United States District Court, E.D. California
March 20, 2015
RODNEY BROWN, Petitioner,
K. HARRIS, et al., Respondent.
ORDER DISMISSING ACTION AS DUPLICATIVE AND TERMINATING CASE ORDER DISMISSING MOTIONS [ECF Nos. 16, 20]
DENNIS L. BECK, Magistrate Judge.
Plaintiff Rodney Brown, a state prisoner proceeding pro se and in forma pauperis, filed this civil rights action pursuant to 42 U.S.C. § 1983 on August 5, 2014. The matter was referred to a United States Magistrate Judge pursuant to 28 U.S.C. § 636(b)(1)(B) and Local Rule 302. Plaintiff consented to the jurisdiction of the magistrate judge on August 18, 2014. On February 4, 2015, Plaintiff filed a First Amended Complaint.
Prior to filing the instant action, on July 29, 2014, Plaintiff filed a civil rights action and it was assigned case number 1:14-CV-01184 LJO BAM PC. On February 2, 2015, Plaintiff filed a First Amended Complaint in that case. The First Amended Complaint, with the exception of the case number, is an exact duplicate of the First Amended Complaint filed in this case two days later.
"After weighing the equities of the case, the district court may exercise its discretion to dismiss a duplicative later-filed action, to stay that action pending resolution of the previously filed action, to enjoin the parties from proceeding with it, or to consolidate both actions." Adams v. California Dept. of Health Services, 487 F.3d 684, 688 (9th Cir. 2007). "Plaintiffs generally have no right to maintain two separate actions involving the same subject matter at the same time in the same court and against the same defendant.'" Adams, 487 F.3d at 688 (quoting Walton v. Eaton Corp., 563 F.2d 66, 70 (3d Cir. 1977) (en banc)).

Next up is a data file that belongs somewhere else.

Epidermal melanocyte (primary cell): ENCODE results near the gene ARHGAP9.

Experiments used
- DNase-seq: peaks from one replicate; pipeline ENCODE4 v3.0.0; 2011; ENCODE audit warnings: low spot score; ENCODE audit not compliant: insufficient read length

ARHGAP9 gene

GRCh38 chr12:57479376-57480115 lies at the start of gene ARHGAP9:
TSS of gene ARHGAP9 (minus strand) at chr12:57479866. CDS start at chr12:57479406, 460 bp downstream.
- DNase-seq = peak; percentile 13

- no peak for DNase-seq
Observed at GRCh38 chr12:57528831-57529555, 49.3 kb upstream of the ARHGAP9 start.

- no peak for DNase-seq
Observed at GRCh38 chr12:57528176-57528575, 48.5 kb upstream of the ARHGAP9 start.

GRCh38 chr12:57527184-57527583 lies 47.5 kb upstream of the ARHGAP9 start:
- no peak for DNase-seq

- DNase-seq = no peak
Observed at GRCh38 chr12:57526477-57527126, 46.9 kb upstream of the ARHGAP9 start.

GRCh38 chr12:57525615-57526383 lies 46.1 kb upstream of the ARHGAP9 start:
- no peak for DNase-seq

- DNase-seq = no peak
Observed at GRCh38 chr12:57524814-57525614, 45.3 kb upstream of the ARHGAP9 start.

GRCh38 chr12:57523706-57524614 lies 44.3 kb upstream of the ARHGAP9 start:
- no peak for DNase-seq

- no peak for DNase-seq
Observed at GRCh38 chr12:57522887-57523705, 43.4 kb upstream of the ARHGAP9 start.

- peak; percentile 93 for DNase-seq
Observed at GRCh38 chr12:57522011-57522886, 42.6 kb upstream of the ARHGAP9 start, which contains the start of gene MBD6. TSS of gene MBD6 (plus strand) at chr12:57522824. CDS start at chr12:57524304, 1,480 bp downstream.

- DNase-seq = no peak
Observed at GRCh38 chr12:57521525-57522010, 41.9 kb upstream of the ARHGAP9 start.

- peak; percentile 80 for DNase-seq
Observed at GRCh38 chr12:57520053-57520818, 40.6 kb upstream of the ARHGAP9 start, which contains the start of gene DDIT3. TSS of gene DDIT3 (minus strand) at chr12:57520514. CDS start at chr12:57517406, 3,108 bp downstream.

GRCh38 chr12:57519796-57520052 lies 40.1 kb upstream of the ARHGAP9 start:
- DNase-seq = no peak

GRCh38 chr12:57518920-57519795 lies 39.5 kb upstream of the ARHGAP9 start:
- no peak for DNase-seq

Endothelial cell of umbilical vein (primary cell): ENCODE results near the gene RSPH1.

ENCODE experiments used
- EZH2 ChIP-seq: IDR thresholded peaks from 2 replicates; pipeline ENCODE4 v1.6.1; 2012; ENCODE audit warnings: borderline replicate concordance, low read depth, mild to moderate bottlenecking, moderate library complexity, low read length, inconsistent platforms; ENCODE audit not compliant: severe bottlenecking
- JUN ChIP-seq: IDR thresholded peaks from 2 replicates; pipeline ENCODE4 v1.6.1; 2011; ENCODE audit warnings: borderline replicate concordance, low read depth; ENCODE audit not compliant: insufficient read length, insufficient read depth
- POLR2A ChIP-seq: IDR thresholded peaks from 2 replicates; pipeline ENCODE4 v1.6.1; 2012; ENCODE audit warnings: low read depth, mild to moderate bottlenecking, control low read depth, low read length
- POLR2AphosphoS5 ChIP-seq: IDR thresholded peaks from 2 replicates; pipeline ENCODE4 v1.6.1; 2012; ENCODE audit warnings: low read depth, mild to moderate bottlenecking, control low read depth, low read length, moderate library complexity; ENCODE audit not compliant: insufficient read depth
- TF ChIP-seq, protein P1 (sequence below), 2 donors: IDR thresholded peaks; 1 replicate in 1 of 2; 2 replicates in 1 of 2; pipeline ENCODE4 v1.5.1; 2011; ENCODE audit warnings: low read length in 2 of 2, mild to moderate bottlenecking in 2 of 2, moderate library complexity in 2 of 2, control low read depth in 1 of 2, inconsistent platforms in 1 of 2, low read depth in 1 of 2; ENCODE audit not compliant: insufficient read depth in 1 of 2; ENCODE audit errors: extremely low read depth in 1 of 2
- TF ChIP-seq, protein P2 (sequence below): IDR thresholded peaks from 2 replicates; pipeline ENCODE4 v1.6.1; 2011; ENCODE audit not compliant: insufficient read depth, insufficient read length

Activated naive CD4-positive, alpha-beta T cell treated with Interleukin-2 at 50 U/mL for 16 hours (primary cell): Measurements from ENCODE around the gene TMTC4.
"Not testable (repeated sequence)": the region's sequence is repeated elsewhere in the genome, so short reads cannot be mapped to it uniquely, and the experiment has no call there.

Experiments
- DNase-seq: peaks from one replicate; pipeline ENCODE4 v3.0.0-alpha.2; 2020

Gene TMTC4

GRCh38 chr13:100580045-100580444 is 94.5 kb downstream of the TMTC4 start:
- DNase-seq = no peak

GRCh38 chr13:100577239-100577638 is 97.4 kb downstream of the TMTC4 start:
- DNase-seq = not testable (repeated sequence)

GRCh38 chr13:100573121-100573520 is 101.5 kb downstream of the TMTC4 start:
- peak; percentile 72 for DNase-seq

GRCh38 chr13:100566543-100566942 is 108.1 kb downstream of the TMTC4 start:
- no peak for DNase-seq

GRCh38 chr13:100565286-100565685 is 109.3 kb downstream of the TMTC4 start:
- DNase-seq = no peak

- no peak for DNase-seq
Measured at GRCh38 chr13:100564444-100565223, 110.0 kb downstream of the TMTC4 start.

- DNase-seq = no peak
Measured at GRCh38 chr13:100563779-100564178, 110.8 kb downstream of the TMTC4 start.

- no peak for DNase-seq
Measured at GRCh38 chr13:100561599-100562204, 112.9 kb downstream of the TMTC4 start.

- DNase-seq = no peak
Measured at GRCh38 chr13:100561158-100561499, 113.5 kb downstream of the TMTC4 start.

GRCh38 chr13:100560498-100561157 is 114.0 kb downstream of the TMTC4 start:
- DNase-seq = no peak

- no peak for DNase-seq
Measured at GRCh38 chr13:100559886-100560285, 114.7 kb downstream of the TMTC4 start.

In assessing whether a second action is duplicative of the first, the court examines whether the causes of action and relief sought, as well as the parties or privies to the action, are the same. Adams, 487 F.3d at 689. First, the court must examine whether the causes of action in the two suits are identical pursuant to the transaction test, developed in the context of claim preclusion. Id. Second, the court determines whether the defendants are the same or in privity. Privity includes an array of relationships which fit under the title of "virtual representation." Kourtis v. Cameron, 419 F.3d 989, 996 (9th Cir. 2005). "The necessary elements of virtual representation are an identity of interests and adequate representation." Adams, 487 F.3d at 691 (citing Kourtis, 419 F.3d at 996). "Additional features of a virtual representation relationship include a close relationship, substantial participation, and tactical maneuvering." Adams, 487 F.3d at 691 (quoting Kourtis, 419 F.3d at 996). Here, as noted above, the First Amended Complaint filed in this case is an exact duplicate of the First Amended Complaint filed in the earlier action.
A plaintiff is required to bring at one time all of the claims against a party or privies relating to the same transaction or event. Adams, 487 F.3d at 693. The court has discretion to dismiss a duplicative complaint with prejudice to prevent a plaintiff from "fragmenting a single cause of action and litigating piecemeal the issues which could have been resolved in one action." Adams, 487 F.3d at 694 (quoting Flynn v. State Bd. of Chiropractic Exam'rs, 418 F.2d 668, 668 (9th Cir.1969) (per curiam)).
In light of the foregoing, the instant petition must be dismissed as duplicative.
Accordingly, IT IS HEREBY ORDERED:
1) The First Amended Complaint is DISMISSED WITH PREJUDICE as duplicative;
2) The Clerk of Court is DIRECTED to terminate this action; and
3) Plaintiff's outstanding motion for a court order (ECF No. 16) and motion to vacate consent (ECF No. 20) are DISMISSED as moot.
This terminates the action in its entirety.
IT IS SO ORDERED.